Generally, when I compose I aim to achieve a feeling of “rightness" between myself and what I write. When I’m notating the music, the process of editing is to invoke a sensation of rightness, which might involve adding an extra beat here, making a certain sonority more/less dissonant, changing register, giving more space or attention to a certain gesture, and so forth. I realized that this isn’t always the best procedure with composing, and usually invokes a sense of “filling out" of musical space, which, in some cases, is a very Classical-era mindset and completely validated.
But it’s not everything. This idea of achieving rightness, balance or proportion can be placed aside if the composer is willing to become uncomfortable while writing. I recently learned to let go of my comfortable “rightness" as I completed the ending of my piano trio. The proportional rightness is askew, almost choked or distorted from the natural space it feels entitled to. It was uncomfortable for me to write, because it felt wrong or badly written. That’s how the sub-par artistic mind works, the unfamiliarity becomes a false manifestation of poor quality of lack of intention, stamped out for qualities built on a sense of “rightness" or self-generated proportion. Writing music is full of uncomfortable feelings and self-doubt, but even this discomfort becomes rooted in comfort when we continually tread through the same processes.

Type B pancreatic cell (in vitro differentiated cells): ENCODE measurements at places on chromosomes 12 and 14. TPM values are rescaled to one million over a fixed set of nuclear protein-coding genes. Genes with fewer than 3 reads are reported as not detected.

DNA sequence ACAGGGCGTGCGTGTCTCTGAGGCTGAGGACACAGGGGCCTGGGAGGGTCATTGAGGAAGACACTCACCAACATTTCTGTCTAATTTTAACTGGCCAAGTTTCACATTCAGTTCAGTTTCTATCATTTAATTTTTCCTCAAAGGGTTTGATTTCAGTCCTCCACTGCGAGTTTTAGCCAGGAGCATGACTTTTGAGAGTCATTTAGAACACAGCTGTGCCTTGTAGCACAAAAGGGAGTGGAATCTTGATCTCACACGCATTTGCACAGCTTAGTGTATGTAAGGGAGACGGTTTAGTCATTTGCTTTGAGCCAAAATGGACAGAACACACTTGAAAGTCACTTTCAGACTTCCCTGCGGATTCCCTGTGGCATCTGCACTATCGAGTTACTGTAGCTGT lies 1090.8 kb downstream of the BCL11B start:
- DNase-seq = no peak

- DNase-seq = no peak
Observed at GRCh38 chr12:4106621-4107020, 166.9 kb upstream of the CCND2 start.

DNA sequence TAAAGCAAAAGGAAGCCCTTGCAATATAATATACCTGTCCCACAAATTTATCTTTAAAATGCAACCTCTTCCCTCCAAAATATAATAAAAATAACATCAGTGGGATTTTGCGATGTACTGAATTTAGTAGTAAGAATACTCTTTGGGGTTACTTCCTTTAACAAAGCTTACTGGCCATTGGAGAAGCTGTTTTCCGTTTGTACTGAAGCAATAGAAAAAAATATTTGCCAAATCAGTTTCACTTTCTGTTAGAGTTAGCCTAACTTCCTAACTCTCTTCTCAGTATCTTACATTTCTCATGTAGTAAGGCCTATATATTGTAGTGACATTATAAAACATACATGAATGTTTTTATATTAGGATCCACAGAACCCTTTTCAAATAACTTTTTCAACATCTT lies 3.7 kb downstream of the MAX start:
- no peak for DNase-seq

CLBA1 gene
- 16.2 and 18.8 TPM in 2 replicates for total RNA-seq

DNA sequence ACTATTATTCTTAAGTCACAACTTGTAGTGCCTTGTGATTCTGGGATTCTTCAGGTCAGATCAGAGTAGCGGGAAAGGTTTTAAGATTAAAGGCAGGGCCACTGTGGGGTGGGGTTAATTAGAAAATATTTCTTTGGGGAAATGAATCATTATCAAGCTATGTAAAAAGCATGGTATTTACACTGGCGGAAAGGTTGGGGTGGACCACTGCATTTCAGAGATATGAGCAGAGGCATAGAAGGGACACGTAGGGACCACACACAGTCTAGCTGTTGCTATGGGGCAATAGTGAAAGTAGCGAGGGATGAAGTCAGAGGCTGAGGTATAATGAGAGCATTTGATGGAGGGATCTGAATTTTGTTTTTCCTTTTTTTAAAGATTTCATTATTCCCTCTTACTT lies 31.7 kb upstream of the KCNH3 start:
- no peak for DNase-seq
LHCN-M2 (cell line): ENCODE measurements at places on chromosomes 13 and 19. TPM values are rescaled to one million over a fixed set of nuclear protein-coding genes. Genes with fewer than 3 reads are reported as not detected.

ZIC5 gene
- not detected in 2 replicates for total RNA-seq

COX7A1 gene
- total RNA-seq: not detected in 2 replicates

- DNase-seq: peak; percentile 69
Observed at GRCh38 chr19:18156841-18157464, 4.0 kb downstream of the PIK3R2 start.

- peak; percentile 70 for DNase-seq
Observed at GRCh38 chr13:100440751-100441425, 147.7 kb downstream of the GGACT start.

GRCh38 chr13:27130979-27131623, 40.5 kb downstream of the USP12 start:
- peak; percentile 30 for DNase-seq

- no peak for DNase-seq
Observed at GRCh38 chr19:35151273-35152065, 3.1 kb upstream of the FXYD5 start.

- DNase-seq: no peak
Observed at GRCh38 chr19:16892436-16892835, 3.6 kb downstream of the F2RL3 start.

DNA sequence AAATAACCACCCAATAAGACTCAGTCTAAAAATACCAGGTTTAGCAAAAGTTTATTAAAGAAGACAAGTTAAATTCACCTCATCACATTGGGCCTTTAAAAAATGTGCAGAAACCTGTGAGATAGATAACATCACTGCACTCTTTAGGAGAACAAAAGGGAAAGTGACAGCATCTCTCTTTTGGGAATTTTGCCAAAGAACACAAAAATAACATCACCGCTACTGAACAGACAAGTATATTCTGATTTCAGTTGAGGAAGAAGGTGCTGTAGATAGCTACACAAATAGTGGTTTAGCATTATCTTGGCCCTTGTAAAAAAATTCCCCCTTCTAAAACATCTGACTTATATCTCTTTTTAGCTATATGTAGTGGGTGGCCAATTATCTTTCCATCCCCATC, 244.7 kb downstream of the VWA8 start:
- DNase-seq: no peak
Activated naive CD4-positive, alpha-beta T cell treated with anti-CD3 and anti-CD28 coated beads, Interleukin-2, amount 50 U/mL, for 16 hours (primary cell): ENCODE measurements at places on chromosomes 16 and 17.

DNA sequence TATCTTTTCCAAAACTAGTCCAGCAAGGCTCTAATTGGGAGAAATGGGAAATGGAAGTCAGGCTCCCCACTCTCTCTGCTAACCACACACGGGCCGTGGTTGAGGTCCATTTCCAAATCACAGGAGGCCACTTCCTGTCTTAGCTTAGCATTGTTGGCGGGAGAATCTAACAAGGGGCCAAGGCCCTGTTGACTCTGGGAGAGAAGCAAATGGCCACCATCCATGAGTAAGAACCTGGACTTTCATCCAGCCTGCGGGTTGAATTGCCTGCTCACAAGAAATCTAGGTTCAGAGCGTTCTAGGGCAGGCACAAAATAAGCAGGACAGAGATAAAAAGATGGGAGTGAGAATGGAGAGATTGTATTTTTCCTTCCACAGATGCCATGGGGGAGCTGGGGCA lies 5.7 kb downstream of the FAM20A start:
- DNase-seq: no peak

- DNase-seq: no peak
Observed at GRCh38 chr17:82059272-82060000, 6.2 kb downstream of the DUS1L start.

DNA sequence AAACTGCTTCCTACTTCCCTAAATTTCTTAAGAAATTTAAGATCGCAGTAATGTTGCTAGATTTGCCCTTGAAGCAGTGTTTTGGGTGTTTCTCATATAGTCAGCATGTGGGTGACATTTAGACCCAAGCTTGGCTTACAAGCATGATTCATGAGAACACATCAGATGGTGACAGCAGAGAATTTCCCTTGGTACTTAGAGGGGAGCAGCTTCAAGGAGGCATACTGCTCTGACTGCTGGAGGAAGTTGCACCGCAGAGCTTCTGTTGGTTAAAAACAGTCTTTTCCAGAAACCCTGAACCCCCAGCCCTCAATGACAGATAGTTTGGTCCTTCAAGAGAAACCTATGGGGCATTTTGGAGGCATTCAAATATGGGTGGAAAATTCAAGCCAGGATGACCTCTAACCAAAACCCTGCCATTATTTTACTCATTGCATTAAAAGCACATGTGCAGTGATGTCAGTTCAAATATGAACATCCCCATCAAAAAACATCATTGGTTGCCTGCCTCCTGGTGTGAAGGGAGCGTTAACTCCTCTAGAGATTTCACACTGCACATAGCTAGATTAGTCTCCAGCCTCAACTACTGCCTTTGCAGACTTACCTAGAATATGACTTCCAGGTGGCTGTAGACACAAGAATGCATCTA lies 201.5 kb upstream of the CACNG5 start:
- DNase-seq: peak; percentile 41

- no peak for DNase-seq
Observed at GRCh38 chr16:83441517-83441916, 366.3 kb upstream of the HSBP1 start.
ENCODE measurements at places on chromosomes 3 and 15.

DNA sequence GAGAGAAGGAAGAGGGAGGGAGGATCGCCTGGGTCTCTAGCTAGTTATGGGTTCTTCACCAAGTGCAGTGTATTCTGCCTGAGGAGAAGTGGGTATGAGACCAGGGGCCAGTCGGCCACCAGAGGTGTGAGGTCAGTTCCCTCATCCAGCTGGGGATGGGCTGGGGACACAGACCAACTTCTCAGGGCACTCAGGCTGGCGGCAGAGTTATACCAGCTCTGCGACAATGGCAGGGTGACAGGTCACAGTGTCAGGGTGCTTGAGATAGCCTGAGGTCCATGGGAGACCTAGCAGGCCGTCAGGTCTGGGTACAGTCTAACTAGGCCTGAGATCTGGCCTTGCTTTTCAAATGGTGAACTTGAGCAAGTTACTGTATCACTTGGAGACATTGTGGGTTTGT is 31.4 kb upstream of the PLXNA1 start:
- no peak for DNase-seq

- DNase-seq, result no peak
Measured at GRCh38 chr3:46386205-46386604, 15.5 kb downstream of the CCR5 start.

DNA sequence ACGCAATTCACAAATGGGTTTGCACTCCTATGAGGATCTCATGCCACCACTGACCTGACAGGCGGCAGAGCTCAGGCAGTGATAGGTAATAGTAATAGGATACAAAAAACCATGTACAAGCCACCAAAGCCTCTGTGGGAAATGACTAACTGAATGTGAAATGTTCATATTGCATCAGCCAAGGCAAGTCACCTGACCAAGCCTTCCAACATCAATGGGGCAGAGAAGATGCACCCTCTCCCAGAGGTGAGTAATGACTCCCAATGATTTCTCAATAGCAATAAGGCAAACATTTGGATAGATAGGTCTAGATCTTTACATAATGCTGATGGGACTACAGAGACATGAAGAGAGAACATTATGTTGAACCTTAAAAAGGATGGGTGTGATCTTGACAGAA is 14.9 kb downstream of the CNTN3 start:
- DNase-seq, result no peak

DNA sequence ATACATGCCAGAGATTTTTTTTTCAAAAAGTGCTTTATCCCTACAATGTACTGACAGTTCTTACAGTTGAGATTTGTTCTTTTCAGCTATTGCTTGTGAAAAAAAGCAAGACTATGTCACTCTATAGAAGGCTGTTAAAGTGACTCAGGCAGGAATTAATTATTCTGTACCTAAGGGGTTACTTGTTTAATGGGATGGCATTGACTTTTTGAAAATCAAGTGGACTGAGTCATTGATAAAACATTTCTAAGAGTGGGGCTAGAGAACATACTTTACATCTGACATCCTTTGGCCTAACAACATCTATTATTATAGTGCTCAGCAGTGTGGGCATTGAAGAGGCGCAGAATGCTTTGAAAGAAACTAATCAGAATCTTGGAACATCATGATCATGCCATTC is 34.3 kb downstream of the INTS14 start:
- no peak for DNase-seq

Tyler Versluis is a composer and pianist.